AOL disables images in AOL.com & AIM.com from today!
As of 22nd May 2007, AOL officially launched a new interface for customers who access their email using AOL.com and AIM.com.
In addition to a number of other changes to the interface, AOL now disables images in both of these web based email clients.
As a reminder, images have always been OFF by default for AOL 9.0, their desktop email software.
However prior to today, images were ON by default in AOL.com and AIM.com.
The new interfaces for AOL.com and AIM.com now turn images OFF by default, exactly like AOL 9.
Existing Users fear not
Although the new release does suppress images by default, this will only apply to new subscribers to the services.
Existing AOL.com and AIM email users will maintain the same image settings that they have today.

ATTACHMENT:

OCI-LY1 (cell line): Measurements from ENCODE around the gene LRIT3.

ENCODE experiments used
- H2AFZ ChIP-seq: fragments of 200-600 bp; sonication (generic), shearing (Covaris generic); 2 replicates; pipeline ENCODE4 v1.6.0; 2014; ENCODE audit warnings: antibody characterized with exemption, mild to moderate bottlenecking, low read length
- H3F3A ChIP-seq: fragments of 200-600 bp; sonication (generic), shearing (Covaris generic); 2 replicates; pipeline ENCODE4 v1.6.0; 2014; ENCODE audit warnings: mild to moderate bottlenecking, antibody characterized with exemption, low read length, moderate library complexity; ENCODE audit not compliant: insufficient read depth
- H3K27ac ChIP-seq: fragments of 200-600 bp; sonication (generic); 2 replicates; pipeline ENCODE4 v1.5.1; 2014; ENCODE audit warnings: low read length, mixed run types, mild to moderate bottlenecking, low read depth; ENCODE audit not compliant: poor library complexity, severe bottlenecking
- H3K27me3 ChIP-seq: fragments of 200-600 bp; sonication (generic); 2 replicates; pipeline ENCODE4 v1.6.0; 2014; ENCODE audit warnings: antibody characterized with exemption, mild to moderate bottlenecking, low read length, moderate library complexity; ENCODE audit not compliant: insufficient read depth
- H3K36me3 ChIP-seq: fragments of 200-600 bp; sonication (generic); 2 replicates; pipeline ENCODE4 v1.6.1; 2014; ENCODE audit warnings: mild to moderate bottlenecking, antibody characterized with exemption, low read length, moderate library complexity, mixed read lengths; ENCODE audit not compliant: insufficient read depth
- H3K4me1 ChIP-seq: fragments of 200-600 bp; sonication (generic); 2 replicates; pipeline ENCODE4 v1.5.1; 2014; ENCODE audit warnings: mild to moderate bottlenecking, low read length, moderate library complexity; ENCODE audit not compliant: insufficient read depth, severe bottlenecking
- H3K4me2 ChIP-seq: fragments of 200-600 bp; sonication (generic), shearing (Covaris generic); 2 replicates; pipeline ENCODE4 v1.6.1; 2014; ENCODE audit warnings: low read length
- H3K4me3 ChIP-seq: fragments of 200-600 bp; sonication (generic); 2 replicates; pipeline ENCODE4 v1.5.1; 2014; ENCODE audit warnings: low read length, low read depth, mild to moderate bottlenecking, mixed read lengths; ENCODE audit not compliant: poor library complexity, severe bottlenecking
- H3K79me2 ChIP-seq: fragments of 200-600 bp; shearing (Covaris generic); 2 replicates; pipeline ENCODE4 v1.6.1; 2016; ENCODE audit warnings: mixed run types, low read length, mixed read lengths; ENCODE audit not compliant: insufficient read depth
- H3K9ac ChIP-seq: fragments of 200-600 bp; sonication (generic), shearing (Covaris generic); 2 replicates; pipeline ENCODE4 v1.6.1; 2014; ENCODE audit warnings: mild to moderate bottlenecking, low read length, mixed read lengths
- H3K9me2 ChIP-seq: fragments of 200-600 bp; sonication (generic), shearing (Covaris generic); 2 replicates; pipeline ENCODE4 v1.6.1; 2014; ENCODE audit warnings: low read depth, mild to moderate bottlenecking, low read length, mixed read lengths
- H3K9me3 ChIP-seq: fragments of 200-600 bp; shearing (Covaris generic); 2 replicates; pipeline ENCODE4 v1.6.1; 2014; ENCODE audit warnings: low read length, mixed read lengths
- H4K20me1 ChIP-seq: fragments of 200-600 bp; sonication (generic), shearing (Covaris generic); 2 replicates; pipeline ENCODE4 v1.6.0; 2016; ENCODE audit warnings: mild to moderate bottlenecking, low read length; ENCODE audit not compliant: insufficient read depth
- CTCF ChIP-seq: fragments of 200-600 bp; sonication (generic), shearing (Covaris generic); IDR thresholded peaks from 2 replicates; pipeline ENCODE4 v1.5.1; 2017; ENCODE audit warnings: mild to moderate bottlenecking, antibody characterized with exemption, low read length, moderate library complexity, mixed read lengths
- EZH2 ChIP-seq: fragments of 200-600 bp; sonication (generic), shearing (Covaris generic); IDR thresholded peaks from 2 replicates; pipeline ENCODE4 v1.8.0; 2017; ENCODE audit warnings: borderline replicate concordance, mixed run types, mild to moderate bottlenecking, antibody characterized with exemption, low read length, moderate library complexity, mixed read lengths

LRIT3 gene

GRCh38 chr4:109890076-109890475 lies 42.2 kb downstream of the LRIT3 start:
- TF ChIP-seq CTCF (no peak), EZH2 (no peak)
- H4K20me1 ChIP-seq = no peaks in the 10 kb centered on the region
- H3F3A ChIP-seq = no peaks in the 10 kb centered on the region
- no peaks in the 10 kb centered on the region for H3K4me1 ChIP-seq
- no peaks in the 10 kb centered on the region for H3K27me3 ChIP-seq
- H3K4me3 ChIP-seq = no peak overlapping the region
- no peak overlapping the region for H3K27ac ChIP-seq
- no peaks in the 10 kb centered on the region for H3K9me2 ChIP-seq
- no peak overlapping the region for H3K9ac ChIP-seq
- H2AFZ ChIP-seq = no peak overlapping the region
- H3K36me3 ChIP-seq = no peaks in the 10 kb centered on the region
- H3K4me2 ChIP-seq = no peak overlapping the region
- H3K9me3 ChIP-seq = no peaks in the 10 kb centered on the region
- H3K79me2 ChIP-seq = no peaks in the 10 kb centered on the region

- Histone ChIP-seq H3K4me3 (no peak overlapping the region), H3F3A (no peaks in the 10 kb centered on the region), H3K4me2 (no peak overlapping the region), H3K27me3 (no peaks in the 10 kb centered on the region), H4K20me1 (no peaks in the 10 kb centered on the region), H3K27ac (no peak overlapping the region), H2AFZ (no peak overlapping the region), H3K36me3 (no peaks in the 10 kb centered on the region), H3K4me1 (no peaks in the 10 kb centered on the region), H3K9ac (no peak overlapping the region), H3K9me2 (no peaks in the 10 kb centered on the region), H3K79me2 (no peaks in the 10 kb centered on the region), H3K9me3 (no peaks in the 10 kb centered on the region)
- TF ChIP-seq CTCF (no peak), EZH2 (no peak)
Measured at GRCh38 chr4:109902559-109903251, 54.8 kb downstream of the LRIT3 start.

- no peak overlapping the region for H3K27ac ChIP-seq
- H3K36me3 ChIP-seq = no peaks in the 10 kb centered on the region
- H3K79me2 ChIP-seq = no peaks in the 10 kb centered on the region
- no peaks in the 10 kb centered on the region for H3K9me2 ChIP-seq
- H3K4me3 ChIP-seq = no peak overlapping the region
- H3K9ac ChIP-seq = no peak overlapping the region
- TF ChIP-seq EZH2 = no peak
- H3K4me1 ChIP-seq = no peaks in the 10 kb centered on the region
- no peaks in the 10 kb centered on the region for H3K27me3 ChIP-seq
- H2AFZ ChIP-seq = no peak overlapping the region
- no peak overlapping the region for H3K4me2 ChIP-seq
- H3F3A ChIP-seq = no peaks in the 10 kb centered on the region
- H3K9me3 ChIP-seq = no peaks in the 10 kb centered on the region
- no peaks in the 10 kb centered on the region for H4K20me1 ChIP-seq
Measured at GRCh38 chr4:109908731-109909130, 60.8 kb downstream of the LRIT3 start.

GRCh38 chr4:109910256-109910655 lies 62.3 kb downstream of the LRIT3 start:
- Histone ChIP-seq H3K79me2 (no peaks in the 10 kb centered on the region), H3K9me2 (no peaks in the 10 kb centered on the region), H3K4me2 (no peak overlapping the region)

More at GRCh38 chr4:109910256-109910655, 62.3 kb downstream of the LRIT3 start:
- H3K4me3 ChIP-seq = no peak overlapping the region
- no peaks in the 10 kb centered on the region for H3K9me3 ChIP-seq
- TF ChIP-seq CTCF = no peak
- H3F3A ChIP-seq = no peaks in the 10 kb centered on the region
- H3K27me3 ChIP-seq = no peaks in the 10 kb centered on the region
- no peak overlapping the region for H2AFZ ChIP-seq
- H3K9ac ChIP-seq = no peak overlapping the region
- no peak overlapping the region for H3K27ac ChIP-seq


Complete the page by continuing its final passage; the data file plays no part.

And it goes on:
Turning Images Back ON
Just like AOL 9.0, images can be turned back ON in AOL.com and AIM.com by doing any of the following:
The recipient can enable the images by clicking the SHOW IMAGES link for THIS MESSAGE or THIS SENDER that appears for each email.
The recipient can add the ‘from’ address to their address book.
The client is an accredited Goodmail user.
In all such cases we encourage our clients to use our ‘custom from address’ feature.
Please contact us now if you are interested in taking advantage of this feature.
As a result, some clients with a high number of AOL users in their address books will see a drop in open rates due to the new interface.
Since open rates are tracked via an invisible gif (image), when images are disabled, this method of open rate tracking will result in no opens recorded when images are disabled.
However those AOL users seen to open their emails will give you a clearer indication of which users in your address books are interested in the content you are sending.
Be proactive in getting images back on!
Encourage your recipients to add your from address to their address book – If your from address is in the address book, your images will automatically display.
In addition you could send an explicit add-to-address book campaign.